This is the first post in a two-part series: “How Senegalese Agricultural NGOs Are Adapting Mobile Technologies,” based on a follow up of over 50 Senegalese agricultural NGOs who attended the U.S. Embassy’s TechCamp Dakar. Here, we provide background and context on mobile technology and agricultural NGOs working in Senegal. In Part 2, we will explore the results of our follow-up survey to find out how NGOs are using mobile technology in their agricultural programming. TechCamp Dakar was a great entry point for Senegalese NGOs to capitalize on one of the major development paradoxes of rural Africa—while many people do not have regular access to electricity or running water, the vast majority has access to mobile phones.
I spent two years as a Peace Corps volunteer working on agricultural projects in a small village of 300 people in a remote area of Senegal, with no electricity or running water. However, I rarely lacked access to communication via my mobile phone.
The villagers around me, like the majority of Senegalese citizens, rely on mobile phones as a main mode of communication. While not all individuals own phones, there is always the ability to borrow one from a family member or friend.
In Senegal, where over 75% of the workforce is dedicated to agriculture, and over 50% of the population lives in rural areas, TechCamp Dakar demonstrated the great potential for NGOs to use mobile technologies in agriculture projects to increase their impact and presence in remote communities.
Most Senegalese farmers work at the subsistence level—they eat most of what they grow—but some grains and garden crops are sold at local markets. Products are transported from rural areas to more urban centers and sold at open air stalls. Prices vary depending on season and supply.
Some farmers do currently use mobile technology to determine current market prices and when to sell crops, but in my experience, this is limited and takes the form of informal networks in which farmers call acquaintances in larger towns and cities to check current prices and decide when to sell crops. This is sporadic and often occurs within days of crops spoiling, thus there is no real option to delay sales for better profit, and most current farming practices do not incorporate informed harvest planning for maximizing profit.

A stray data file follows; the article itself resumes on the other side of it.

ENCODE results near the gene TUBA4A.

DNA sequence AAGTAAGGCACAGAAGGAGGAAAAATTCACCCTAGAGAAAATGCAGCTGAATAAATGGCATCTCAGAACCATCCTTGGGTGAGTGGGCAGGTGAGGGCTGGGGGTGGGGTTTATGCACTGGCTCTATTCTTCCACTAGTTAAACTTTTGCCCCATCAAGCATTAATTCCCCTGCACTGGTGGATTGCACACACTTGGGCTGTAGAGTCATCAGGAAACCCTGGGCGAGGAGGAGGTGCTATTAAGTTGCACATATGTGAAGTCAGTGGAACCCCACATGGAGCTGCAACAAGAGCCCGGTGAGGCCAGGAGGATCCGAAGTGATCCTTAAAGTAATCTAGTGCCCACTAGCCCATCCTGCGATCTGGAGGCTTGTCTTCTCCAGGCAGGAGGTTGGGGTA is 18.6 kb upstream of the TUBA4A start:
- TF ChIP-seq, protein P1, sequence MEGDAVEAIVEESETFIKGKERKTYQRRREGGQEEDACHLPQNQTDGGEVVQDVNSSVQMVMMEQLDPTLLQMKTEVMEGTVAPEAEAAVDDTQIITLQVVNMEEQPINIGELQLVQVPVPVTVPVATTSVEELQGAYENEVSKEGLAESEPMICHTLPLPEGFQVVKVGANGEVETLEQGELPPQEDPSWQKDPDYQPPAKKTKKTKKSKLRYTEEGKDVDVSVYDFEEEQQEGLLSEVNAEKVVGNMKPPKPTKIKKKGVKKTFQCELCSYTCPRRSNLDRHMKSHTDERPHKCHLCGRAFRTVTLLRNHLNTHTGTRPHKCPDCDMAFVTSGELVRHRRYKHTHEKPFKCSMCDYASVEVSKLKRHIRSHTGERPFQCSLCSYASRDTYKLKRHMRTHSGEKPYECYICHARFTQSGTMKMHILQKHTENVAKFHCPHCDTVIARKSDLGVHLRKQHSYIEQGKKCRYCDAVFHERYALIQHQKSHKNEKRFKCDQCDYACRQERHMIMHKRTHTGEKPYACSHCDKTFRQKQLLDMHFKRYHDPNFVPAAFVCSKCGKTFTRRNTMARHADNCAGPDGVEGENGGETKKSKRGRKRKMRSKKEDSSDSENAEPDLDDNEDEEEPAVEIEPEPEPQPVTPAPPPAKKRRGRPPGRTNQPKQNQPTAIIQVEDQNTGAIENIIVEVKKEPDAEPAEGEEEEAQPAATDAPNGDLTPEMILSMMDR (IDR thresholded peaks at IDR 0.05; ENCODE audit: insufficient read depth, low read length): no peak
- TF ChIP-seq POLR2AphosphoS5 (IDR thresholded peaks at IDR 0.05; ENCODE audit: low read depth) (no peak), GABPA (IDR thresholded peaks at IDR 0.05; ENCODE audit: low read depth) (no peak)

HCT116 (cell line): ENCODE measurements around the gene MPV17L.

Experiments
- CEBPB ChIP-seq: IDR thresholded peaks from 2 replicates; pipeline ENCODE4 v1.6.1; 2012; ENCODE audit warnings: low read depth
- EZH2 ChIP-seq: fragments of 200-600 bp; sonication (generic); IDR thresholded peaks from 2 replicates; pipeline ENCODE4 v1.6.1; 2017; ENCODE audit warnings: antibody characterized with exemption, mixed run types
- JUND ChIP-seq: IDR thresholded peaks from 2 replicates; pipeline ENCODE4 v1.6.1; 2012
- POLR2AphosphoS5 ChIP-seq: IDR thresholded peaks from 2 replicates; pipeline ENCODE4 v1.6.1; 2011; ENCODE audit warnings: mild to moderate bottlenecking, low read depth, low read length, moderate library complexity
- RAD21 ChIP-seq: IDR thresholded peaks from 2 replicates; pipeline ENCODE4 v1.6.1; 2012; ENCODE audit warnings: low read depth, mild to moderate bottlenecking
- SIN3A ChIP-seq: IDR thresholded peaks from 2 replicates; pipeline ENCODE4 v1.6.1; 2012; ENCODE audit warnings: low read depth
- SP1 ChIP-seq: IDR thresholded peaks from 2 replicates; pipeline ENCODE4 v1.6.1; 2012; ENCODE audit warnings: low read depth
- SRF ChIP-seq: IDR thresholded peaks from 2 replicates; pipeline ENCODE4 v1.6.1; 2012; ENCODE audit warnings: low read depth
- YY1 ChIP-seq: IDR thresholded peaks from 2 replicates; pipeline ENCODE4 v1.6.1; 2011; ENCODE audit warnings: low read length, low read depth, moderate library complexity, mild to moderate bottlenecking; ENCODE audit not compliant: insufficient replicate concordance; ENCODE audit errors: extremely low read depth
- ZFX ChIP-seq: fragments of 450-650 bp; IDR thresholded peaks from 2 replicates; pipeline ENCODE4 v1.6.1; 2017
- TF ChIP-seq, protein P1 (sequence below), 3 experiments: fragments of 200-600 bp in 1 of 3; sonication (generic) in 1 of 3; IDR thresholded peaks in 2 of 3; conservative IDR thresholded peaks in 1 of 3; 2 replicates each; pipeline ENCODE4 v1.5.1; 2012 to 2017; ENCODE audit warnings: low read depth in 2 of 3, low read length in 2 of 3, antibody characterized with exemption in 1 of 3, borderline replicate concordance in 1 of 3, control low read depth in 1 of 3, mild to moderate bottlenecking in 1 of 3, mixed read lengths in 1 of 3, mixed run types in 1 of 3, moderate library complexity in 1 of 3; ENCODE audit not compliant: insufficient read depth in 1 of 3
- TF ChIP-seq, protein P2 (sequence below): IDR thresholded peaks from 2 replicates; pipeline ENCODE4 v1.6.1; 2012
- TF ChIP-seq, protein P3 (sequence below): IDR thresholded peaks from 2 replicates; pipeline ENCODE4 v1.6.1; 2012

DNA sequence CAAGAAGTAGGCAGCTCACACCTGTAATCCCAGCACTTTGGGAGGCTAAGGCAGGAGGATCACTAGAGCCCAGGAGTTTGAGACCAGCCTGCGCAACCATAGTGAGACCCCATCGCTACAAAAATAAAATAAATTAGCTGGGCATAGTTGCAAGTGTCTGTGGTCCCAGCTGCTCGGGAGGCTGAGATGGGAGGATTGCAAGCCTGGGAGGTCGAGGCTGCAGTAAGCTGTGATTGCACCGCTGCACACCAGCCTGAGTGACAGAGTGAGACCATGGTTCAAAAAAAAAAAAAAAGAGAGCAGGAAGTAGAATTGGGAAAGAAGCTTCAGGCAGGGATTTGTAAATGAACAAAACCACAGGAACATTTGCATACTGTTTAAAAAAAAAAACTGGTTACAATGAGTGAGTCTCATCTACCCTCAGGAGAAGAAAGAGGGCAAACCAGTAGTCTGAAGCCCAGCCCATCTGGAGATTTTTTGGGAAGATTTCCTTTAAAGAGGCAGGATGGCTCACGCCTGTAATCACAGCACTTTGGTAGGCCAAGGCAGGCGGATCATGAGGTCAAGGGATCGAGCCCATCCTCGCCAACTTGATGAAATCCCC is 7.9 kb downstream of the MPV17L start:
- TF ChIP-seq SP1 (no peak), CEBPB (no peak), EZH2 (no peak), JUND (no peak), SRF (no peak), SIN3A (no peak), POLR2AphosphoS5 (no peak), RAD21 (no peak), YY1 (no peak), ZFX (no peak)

Many of the technologies presented at TechCamp Dakar may offer opportunities for NGOs to address these issues by leveraging mobile technologies in order to tailor agricultural programming to the communities in which they work. By taking advantage of the more efficient and timely means of reaching beneficiaries in remote areas that mobile technology offers, the information gap that farmers, like those in my Peace Corps village, face could be mediated.
How connected are Senegalese NGOs to Internet and mobile technology?
As in much of the developing world, Senegal’s technical know-how is concentrated in the capital city, outside of which there is limited (and expensive) access to the Internet, with most people relying on basic mobile phone services to communicate.
Capital city offices have reasonably reliable access to electricity and the Internet, but as you move farther from the capital to regional and department-level offices, organizations face many challenges when relying on technology to implement work. In cities and towns where local offices are based, there may be frequent electricity blackouts, so a lot of professional communication that NGOs have with their beneficiaries relies on face-to-face contact.
Most attendees at TechCamp were from main offices either based in Dakar or other regional capitals, which oversee operations at more local level offices. The majority of these NGO offices already use technology to some extent in the workplace, although some respondents reported that they did not feel entirely confident using mobile phones and computers during their workdays.
We were interested to learn whether and how the NGO participants choose to apply mobile innovations to their agricultural programming, now and in the future.
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